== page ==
you actually might not be able to hit the CPU limit with very high settings because the GPU limit might be below the CPU limit... Which seems to be somewhere between 40 and 50 fps (depending on the situation) with a 3.2GHz intel processor.
    Reply
  • seamusmc - Wednesday, March 26, 2008 - link

    I like Hard OCP's review because while the Quad SLI solution does put up higher numbers then a 8800 Ultra SLI solution they pointed out some serious problems in all games besides Crysis.

    It appears that memory is a bottleneck and many games have severe momentary drops in FPS at high resolutions and/or with AA, making the gaming experience worse then an 8800 Ultra SLI solution. I strongly recommend folks take a look at Hard OCP's review.

    AnandTech's review only covers average FPS which does not address nor reveal the kinds of issues the Quad SLI solution is having.
    Reply
  • B3an - Wednesday, March 26, 2008 - link

    Thanks for mention of the HardOCP review. A lot better than Anands.

    Very disappointed with Anand on this article. I posted a comment asking why i was getting such bad frame rates at high res with AA, and Anand did not even address this. When they must have run in to it at 2560x1600, and just about all the games they tested at 2560x1600 will get killed with AA because of the memory bottleneck. I'm talking from trying this myself. If i knew about it i wouldn't have got a GX2 as it's pretty pointless with a 30" monitor.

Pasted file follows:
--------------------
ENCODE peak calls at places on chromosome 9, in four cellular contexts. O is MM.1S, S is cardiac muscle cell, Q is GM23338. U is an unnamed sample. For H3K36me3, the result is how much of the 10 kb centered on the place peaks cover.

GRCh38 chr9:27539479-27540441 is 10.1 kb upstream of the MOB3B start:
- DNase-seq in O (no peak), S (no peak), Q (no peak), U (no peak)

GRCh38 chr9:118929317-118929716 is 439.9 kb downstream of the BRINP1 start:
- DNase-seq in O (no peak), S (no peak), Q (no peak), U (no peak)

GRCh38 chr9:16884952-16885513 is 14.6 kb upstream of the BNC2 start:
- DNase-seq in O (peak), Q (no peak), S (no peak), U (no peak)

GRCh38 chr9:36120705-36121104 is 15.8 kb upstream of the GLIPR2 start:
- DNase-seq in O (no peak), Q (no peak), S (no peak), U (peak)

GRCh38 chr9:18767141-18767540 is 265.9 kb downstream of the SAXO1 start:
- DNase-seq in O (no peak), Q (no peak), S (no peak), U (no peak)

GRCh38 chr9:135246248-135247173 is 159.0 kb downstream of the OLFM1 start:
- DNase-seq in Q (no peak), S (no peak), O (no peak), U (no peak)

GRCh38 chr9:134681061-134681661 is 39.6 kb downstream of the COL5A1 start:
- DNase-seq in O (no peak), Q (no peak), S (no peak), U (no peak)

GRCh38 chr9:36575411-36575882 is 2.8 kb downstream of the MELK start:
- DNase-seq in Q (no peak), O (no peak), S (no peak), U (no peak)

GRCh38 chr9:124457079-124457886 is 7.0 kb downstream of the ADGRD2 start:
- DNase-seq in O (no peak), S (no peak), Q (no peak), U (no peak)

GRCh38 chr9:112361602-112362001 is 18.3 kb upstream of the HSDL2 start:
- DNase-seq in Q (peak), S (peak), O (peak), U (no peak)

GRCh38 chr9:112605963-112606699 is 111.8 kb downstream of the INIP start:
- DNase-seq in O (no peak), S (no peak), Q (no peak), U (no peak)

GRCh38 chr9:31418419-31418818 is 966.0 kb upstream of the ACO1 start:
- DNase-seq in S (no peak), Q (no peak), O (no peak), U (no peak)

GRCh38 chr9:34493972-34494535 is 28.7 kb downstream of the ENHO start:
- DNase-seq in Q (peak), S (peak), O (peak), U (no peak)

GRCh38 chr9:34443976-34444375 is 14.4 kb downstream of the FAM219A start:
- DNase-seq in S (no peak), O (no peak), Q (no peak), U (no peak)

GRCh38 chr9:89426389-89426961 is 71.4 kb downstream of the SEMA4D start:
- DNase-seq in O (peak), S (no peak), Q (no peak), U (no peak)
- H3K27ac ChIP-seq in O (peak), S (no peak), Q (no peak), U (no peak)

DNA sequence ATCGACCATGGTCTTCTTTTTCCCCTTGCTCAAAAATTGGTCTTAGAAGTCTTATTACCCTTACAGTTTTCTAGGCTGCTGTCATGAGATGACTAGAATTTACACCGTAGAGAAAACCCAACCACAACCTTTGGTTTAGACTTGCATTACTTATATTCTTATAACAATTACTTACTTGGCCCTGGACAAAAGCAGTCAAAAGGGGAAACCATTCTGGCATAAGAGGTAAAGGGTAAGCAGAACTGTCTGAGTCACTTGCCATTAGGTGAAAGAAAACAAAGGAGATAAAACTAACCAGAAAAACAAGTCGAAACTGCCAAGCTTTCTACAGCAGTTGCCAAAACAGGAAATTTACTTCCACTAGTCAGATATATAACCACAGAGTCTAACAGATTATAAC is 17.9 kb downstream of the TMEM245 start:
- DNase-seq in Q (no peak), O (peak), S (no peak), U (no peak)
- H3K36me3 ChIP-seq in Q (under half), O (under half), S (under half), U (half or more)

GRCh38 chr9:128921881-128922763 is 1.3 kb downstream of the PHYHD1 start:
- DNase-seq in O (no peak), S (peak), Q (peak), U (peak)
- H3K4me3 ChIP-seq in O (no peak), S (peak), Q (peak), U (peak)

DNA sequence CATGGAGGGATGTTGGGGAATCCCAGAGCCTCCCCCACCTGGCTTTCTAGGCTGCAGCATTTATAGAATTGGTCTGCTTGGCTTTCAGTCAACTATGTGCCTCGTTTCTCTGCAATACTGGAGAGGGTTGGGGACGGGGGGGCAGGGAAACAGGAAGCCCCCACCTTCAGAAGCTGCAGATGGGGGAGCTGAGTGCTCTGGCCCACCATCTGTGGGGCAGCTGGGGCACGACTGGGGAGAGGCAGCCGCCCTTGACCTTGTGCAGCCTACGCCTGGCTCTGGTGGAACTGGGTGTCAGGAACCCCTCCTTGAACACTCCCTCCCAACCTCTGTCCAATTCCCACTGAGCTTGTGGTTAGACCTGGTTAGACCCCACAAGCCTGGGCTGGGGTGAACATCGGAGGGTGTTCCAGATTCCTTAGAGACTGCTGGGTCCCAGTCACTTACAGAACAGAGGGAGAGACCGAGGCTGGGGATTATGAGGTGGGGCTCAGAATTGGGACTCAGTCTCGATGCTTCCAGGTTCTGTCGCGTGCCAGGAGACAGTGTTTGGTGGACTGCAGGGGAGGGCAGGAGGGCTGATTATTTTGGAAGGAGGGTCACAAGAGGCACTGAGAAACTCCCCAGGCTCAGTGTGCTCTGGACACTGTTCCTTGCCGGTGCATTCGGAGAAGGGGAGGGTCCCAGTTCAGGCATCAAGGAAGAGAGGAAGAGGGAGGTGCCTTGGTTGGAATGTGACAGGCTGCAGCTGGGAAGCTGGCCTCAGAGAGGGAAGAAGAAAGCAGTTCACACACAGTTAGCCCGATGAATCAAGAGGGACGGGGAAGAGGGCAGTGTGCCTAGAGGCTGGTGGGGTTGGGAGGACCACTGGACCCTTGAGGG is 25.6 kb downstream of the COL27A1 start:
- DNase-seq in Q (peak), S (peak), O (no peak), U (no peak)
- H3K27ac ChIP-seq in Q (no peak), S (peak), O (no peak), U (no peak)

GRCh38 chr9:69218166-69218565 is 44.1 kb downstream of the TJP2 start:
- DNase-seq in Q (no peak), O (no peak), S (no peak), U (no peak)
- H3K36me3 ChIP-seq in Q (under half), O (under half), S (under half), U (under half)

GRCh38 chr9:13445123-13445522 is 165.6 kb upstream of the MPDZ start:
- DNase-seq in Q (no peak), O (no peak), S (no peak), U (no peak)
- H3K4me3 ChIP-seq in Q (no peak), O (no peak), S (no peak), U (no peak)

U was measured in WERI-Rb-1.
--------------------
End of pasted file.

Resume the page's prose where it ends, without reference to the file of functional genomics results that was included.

So are they getting paid by NV or what?

    Very disappointed.
    Reply
  • AssBall - Wednesday, March 26, 2008 - link

    "Very disappointed with Anand on this article. I posted a comment asking why i was getting such bad frame rates at high res with AA, and Anand did not even address this."


    They are trying to answer their own questions and solve their own problems right now. This comment section is for comments on the article, not your personal technical support line to Anand.
    Reply
  • B3an - Thursday, March 27, 2008 - link

    When i said "I posted a comment asking why i was getting such bad frame rates at high res with AA, and Anand did not even address this."

    I meant, why has this website not addressed this issue in any of there GX2 articles. As any decent website would, especially being as it's not hard to run in to. I mean a high-end card like this would be for people with 24" and 30" monitors like myself. As anything lower than 1920x1200 a GTX would be more than enough. Yet the card has massive memory bandwidth problems and/or not enough usable VRAM. So frame rates get completely crippled when a certain amount of AA is used on games.
    Making the card pretty pointless.
    Reply